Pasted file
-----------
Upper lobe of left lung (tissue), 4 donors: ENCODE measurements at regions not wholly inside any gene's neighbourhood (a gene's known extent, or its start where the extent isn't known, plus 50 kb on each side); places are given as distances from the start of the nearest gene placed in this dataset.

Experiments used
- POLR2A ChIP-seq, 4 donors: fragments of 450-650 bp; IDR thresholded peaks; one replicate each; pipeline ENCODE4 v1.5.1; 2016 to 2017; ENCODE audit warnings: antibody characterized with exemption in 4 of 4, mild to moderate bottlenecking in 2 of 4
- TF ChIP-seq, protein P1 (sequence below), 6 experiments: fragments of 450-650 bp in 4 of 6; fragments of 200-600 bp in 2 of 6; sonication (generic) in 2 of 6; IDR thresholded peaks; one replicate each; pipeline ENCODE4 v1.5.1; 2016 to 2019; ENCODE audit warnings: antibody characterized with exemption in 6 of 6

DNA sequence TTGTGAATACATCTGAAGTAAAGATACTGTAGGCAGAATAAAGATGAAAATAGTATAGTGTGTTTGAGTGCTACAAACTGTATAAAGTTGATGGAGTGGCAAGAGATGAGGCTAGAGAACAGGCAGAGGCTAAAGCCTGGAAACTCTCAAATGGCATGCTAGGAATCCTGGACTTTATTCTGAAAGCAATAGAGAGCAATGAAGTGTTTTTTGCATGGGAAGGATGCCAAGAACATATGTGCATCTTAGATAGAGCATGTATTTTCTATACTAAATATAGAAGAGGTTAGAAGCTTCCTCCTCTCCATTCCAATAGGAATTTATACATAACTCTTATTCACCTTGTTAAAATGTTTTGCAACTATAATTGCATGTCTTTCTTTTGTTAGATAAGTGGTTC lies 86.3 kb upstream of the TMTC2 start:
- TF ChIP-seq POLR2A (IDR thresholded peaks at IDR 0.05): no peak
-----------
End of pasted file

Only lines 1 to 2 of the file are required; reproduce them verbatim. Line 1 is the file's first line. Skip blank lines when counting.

Upper lobe of left lung (tissue), 4 donors: ENCODE measurements at regions not wholly inside any gene's neighbourhood (a gene's known extent, or its start where the extent isn't known, plus 50 kb on each side); places are given as distances from the start of the nearest gene placed in this dataset.

Experiments used